Those who had attended other Halloweens in Low Ferry all knew where to look even before the fire flared to life. Behind the low graveyard wall was a sudden red glow, and a lithe body vaulted over the stone and ran across the graves, carrying a flickering torch made of rags dipped in pitch and wrapped around a long stick. He darted through the crowd, the flame trailing out behind him, and touched the torch to the Straw Bear costume as he ran past. It flared up bright, crackling merrily. The new Fire Man was good. He hadn't even broken stride.
He turned before he reached the bonfire wood and ran back again, leaping straight through the flame of the burning straw. The Fire Man's leggings were thick leather and he didn't wear a shirt which could have caught fire, so it was safe enough. Clearly at some point in our history the village had figured out that it was a good idea to keep the youths from setting themselves aflame, and had arranged a dress-code accordingly.
It was a wonderful sight, as it always is. The Fire Man's mask looked new, made of brilliant strips of red and orange silk stretched across a wire frame. It came to me as he jumped a second time, twirled and danced, and jumped across the flame again that I had seen that kind of mask in the workshop Lucas kept. Hard on the heels of that thought came the realization that Lucas was at the village revels after all.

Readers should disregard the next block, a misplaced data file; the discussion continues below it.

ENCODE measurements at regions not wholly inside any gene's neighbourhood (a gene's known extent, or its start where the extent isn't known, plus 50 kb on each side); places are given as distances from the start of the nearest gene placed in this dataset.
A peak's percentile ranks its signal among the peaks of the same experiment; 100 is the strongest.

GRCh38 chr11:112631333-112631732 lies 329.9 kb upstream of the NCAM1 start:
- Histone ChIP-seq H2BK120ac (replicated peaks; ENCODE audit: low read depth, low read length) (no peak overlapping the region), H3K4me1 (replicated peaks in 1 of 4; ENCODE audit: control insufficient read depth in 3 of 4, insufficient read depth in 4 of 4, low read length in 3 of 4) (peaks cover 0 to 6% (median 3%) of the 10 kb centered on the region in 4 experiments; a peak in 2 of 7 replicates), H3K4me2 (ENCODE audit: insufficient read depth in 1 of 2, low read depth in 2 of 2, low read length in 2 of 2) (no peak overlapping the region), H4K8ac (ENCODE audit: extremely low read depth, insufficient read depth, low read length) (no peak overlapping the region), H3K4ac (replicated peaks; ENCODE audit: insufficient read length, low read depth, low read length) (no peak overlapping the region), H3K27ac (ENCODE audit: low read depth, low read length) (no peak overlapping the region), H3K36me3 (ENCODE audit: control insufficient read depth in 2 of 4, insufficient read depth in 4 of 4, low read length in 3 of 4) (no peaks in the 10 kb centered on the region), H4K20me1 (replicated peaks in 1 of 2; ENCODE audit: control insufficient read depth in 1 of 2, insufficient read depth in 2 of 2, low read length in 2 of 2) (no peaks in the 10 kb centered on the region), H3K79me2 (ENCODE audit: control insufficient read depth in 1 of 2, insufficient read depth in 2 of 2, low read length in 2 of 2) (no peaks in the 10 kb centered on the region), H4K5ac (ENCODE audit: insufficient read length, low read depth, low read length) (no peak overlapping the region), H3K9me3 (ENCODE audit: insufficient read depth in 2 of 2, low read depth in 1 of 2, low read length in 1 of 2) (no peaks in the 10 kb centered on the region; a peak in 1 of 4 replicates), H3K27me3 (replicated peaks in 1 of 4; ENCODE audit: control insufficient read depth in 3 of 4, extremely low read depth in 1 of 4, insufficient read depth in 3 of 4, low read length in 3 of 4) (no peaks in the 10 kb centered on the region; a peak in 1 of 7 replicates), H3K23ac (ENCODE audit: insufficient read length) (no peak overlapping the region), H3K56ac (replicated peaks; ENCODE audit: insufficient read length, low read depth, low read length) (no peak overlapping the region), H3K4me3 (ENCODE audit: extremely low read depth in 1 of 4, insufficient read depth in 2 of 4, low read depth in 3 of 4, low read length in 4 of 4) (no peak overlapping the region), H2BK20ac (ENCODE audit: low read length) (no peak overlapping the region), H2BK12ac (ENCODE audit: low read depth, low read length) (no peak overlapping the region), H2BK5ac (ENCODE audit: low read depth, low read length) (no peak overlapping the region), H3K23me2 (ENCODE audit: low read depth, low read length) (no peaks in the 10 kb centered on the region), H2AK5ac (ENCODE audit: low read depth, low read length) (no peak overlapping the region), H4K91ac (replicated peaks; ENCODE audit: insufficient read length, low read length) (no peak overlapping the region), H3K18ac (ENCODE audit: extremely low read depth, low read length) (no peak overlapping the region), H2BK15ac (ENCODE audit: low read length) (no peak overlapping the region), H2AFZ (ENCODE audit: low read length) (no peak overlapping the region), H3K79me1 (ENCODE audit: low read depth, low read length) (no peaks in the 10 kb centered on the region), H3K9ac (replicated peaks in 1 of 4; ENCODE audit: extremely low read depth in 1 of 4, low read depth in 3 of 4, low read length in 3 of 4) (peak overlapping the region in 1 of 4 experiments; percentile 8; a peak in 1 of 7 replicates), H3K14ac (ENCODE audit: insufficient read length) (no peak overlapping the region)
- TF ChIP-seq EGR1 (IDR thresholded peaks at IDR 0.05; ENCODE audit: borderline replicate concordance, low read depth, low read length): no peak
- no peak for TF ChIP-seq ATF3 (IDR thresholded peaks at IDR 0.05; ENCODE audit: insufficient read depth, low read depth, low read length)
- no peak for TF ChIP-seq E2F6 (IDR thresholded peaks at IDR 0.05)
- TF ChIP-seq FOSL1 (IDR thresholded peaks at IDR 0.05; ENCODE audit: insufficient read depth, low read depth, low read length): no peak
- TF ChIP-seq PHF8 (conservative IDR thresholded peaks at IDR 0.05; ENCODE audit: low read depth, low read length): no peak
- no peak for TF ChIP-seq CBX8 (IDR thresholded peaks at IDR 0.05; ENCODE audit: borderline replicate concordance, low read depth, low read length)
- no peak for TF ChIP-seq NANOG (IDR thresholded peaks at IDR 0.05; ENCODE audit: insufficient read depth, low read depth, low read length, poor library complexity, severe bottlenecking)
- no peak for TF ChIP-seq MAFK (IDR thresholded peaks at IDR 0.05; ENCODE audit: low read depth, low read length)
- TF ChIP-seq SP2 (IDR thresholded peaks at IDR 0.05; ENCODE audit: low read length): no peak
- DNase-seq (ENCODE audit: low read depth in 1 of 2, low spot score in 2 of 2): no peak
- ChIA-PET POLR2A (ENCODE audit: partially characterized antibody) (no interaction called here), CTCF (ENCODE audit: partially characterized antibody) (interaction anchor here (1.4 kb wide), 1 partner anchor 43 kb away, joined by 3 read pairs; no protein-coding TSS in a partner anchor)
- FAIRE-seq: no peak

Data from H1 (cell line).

He was the one leaping over and through the flaming remains of the Straw Bear's costume, the one laughing at the children who clapped and kept time for the dance steps on either side of the leaps. I recognized the cut of his hair and the visible shape of his chin and throat, even if I had never seen him move so quickly or smile so openly. He was different – no tension in his body, no hesitant looks or slouched shoulders.
My chest tightened further, but not with sentiment – it was still hard to breathe, even if I tried to inhale on the rhythm of the clapping hands and stamping feet. Lucas jumped the flame one last time and ran to the wood piled for the bonfire, throwing the torch into the center of it. The whole crowd burst into spontaneous applause as it exploded in light and heat. I was busy trying to get enough air in my lungs to call for help.
The problem was, in the end, that my heart had yet to stop beating triple-time since Charles ambushed me in the forest. I tried to keep up with the clapping, the shouting bounced around and around in my head, but I couldn't. I wanted
to see the bonfire and see Lucas pull his mask off and pick a girl for the dancing, but everything was narrowing down to a pinprick of light. Pain was flaring in my chest and my throat felt like it was closing off.
It was in the middle of Low Ferry's oldest ritual, then, that it happened: my heart gave out entirely from the strain and shock and the blow I'd taken when I'd fallen.
To everyone's surprise, mine not least of all, I died.
Fortunately for me, it was a short death. Which is not to say that the process of dying was short (though that too) but rather the time I spent dead could be measured in minutes rather than on a scale of "now" to "judgment day".
Everyone nearby knew immediately that something was wrong. People have occasionally passed out at the revels, but I was not known for my impressionable spirit or any kind of religious fervor. I'm told that my eyes rolled up in my head and I simply dropped straight down in a heap with very little fuss, which seems pretty much like me.
Immediately a crowd gathered around and just as quickly they were shoved away by Charles and Jacob, so that Dr. Kirchner had enough room to drop to his knees and revive me. Or perhaps resurrect is the better word, since I had no pulse and wasn't breathing at the time.